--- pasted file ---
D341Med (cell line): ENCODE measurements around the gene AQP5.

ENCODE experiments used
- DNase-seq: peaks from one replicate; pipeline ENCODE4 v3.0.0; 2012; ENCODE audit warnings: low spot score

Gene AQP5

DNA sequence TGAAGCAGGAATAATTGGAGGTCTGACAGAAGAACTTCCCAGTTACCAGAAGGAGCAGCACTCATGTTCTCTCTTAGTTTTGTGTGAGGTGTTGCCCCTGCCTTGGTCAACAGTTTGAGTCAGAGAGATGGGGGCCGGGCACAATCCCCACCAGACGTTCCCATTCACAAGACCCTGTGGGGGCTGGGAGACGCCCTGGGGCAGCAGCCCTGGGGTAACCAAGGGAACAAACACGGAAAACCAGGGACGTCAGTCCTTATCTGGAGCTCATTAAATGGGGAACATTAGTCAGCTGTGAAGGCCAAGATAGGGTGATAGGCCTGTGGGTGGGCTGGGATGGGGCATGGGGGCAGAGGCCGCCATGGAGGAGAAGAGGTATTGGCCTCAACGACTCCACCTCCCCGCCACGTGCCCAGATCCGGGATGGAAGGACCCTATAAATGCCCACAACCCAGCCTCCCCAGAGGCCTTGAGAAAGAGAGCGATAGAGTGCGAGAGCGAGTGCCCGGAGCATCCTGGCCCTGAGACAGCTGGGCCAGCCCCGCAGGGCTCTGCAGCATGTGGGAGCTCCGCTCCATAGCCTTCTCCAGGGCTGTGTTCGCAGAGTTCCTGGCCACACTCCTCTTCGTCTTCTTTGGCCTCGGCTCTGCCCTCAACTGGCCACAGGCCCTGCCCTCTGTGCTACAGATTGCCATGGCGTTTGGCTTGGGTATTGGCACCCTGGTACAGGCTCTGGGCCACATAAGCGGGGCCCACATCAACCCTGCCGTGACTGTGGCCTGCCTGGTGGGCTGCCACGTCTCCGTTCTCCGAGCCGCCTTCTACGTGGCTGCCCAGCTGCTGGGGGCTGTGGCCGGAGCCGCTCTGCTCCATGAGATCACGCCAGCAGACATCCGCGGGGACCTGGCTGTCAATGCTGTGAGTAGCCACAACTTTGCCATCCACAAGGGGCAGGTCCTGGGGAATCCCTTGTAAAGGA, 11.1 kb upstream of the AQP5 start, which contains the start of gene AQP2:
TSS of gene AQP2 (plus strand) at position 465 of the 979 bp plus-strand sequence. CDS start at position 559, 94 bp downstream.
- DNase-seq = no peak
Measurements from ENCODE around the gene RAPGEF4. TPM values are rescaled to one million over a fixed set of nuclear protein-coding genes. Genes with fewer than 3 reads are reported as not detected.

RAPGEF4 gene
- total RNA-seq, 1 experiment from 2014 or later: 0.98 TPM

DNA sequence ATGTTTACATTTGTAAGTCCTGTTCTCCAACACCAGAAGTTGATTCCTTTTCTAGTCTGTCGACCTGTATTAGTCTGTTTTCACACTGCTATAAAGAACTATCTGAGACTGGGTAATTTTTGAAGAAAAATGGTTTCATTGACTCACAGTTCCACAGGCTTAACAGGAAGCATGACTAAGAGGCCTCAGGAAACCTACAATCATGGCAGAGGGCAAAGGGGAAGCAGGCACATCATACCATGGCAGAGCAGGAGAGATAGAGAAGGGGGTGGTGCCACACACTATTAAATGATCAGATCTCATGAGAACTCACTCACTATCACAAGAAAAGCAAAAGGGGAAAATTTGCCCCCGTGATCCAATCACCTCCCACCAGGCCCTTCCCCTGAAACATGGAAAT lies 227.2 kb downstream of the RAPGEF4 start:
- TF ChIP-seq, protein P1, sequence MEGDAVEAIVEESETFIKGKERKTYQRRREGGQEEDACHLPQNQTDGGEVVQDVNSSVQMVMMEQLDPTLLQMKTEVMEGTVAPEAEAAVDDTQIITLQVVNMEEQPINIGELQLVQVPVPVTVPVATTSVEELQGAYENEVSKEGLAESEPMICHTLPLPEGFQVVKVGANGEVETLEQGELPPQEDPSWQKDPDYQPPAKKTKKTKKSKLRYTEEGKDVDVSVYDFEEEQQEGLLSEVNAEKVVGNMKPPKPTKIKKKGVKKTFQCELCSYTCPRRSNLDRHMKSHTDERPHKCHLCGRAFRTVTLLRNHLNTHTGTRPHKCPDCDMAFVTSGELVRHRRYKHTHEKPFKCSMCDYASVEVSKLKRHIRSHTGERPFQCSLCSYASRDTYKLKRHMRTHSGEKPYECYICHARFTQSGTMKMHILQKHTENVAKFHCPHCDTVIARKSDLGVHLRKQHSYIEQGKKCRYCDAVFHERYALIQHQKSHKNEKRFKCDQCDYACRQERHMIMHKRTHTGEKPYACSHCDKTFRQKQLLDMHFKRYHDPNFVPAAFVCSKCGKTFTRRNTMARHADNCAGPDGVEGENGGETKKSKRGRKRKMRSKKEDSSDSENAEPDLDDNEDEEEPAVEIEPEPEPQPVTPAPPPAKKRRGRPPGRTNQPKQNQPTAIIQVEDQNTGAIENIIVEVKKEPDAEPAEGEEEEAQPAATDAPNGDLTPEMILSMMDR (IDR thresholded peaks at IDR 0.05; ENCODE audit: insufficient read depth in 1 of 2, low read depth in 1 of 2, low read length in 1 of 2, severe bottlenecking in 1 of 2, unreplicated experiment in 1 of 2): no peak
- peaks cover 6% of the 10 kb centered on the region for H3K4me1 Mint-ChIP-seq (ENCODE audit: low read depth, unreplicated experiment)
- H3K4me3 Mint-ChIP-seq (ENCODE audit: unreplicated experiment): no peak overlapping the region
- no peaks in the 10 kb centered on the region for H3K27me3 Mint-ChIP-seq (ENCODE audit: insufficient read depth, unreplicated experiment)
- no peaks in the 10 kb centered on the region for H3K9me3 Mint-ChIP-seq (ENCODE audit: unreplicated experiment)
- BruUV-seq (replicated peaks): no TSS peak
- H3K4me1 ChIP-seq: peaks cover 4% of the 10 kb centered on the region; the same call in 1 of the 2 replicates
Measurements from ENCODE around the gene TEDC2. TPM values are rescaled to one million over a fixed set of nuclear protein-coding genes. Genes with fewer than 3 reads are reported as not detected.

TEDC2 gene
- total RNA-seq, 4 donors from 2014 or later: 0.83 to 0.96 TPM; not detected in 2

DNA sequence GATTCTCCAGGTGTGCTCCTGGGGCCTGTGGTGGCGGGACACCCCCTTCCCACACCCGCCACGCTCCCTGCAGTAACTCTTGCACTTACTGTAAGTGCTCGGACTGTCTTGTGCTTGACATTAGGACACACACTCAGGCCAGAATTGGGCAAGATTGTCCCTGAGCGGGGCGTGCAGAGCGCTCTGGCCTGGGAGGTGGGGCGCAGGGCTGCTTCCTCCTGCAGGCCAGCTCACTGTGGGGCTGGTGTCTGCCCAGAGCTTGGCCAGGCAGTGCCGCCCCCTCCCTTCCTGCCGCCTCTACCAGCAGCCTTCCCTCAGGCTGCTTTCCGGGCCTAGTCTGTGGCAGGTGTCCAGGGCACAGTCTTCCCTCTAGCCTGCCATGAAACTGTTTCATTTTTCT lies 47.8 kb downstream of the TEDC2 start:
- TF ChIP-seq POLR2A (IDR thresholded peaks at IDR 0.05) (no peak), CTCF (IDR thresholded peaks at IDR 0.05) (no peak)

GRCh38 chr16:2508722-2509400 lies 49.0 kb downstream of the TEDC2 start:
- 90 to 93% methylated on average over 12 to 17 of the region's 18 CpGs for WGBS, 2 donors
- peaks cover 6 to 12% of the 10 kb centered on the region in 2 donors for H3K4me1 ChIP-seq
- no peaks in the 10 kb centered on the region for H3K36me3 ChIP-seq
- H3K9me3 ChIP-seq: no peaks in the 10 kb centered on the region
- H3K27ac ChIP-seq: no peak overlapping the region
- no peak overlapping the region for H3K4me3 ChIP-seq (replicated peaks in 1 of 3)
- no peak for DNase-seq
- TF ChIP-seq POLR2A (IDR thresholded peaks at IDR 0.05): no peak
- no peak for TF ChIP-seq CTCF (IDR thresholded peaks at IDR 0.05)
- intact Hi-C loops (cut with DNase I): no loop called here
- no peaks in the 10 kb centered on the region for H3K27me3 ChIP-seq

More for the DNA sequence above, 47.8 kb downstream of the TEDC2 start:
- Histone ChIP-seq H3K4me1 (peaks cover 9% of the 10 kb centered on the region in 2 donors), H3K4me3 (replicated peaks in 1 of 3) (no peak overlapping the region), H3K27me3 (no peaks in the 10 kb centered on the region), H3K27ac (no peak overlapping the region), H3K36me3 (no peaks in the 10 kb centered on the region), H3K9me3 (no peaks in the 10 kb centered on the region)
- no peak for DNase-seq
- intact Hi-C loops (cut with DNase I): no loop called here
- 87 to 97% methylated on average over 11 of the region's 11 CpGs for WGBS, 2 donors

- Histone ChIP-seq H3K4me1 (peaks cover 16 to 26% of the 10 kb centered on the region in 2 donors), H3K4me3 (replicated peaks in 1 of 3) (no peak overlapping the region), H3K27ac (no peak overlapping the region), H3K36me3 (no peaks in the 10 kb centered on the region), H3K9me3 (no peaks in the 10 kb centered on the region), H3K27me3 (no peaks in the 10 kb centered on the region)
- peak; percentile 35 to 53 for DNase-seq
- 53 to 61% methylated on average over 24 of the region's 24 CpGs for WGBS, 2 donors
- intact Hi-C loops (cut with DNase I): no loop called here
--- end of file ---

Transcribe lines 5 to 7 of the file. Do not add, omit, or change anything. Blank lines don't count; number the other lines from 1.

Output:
DNA sequence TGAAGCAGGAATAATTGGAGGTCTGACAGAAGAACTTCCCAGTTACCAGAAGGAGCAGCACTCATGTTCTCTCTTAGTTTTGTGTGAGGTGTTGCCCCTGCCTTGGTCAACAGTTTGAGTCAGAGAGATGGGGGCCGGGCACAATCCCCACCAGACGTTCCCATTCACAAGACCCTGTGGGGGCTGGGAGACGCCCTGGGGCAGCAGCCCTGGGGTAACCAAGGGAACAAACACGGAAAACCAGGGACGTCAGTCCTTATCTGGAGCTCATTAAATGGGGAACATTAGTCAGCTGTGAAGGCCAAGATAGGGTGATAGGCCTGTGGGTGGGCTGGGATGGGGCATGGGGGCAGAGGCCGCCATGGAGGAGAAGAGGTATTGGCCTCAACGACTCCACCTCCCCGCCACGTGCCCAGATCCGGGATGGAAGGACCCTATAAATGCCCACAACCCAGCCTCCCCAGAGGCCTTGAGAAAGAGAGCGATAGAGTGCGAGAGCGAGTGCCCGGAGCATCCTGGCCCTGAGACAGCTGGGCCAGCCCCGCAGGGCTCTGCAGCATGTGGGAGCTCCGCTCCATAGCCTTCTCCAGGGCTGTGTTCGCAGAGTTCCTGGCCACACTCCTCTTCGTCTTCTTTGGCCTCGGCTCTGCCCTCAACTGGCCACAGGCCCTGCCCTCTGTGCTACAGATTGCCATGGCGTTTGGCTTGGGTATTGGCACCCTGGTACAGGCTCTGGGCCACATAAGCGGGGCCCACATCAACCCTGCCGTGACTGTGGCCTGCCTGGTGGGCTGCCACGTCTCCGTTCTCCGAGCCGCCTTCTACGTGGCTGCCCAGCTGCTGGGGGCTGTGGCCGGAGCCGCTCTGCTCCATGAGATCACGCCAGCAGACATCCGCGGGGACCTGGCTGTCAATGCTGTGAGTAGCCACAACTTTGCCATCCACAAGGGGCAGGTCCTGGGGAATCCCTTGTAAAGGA, 11.1 kb upstream of the AQP5 start, which contains the start of gene AQP2:
TSS of gene AQP2 (plus strand) at position 465 of the 979 bp plus-strand sequence. CDS start at position 559, 94 bp downstream.
- DNase-seq = no peak